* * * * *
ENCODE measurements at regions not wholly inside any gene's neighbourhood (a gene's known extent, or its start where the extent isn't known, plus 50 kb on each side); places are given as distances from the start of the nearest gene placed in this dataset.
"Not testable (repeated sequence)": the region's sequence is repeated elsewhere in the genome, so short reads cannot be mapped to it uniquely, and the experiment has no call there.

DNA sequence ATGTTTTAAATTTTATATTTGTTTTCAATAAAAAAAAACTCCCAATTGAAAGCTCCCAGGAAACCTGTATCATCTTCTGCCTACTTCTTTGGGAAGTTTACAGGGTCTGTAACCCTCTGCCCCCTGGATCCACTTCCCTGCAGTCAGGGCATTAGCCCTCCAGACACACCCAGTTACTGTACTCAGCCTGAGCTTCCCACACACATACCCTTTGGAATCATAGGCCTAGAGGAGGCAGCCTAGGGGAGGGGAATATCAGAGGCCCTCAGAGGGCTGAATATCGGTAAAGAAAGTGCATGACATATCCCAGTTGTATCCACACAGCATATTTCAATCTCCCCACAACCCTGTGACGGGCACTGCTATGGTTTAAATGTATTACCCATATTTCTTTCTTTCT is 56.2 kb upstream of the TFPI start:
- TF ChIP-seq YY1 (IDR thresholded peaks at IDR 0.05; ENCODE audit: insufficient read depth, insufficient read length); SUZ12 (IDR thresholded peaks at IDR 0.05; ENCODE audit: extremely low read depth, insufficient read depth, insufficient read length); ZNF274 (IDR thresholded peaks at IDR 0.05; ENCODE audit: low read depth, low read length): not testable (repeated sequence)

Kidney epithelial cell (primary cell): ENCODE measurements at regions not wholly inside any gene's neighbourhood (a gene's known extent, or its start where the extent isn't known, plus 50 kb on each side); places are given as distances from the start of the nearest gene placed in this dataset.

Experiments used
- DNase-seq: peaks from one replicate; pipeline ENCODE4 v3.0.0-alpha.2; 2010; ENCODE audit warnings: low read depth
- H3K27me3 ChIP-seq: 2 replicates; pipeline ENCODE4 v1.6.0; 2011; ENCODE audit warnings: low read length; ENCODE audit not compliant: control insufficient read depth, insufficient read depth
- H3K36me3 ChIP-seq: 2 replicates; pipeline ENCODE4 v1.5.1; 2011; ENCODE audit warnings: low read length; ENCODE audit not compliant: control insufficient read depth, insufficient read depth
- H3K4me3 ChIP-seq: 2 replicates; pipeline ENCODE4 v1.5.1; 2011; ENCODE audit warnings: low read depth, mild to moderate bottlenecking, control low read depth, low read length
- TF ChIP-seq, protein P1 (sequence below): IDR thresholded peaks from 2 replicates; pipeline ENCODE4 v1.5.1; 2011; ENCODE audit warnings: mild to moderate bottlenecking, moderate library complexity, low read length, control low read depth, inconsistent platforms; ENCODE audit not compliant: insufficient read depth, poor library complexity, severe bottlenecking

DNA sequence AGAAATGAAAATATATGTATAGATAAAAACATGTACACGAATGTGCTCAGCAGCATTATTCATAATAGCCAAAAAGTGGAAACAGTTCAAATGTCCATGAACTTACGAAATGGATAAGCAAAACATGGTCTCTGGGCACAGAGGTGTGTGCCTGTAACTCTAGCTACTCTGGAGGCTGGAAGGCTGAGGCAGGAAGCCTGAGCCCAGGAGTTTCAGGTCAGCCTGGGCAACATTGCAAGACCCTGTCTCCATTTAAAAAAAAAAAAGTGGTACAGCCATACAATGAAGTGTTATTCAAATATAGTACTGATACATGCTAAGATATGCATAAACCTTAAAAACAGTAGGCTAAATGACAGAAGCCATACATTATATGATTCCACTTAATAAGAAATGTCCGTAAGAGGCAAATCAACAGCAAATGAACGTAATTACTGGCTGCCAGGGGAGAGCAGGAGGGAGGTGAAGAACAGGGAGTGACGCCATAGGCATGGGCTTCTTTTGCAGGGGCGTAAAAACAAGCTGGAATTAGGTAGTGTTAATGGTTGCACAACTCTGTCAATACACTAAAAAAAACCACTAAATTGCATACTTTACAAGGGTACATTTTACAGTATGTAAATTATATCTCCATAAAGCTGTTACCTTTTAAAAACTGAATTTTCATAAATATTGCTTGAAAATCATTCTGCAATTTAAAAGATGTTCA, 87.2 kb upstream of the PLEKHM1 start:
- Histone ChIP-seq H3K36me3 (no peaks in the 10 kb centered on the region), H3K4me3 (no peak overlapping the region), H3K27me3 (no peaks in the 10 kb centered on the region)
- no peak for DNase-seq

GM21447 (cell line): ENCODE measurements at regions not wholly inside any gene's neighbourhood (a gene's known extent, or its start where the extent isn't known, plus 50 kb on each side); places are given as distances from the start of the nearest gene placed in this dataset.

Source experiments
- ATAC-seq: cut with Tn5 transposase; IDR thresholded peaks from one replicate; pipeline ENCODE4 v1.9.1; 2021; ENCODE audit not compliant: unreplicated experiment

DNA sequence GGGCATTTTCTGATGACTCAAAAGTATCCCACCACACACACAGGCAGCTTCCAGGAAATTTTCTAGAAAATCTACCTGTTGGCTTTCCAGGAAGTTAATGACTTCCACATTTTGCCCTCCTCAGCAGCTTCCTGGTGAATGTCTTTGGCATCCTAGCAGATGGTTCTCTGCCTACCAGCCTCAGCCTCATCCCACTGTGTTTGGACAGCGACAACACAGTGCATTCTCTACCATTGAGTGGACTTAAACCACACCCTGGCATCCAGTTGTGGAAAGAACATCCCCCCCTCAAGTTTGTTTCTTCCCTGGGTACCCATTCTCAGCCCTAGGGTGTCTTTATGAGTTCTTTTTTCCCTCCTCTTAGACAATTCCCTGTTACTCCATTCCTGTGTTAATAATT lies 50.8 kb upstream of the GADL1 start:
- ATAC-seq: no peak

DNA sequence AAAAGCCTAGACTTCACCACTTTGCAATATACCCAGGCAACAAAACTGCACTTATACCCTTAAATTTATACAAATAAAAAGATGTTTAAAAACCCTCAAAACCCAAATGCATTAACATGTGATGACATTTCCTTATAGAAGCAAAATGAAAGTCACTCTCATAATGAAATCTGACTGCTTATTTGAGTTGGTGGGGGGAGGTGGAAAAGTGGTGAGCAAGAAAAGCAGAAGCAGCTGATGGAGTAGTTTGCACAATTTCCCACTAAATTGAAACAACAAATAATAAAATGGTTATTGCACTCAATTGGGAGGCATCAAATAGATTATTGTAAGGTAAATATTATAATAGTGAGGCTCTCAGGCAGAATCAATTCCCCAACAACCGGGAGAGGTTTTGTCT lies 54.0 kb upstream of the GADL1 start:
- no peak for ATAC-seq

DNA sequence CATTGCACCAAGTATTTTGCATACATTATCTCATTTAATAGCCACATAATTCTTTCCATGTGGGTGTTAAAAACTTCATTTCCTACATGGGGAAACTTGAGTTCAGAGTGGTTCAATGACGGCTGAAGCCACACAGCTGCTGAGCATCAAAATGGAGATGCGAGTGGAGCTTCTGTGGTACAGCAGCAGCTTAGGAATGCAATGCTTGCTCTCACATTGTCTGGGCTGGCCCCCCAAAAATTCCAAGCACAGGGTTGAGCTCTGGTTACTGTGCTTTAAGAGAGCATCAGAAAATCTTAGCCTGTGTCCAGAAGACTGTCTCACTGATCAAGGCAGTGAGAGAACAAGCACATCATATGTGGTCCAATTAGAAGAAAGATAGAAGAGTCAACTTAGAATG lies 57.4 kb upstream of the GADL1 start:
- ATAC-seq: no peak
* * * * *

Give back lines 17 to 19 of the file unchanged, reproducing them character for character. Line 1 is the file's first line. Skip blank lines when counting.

- ATAC-seq: cut with Tn5 transposase; IDR thresholded peaks from one replicate; pipeline ENCODE4 v1.9.1; 2021; ENCODE audit not compliant: unreplicated experiment

DNA sequence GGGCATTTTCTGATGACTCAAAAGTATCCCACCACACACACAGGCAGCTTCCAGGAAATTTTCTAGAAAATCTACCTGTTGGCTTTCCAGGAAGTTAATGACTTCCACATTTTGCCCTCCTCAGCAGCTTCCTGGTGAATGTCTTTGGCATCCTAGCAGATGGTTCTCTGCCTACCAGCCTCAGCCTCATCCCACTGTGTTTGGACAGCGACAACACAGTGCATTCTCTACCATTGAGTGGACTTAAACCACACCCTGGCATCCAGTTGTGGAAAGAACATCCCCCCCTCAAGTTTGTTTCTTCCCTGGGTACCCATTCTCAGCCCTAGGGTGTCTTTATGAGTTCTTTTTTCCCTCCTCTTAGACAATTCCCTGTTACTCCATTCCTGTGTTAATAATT lies 50.8 kb upstream of the GADL1 start:
- ATAC-seq: no peak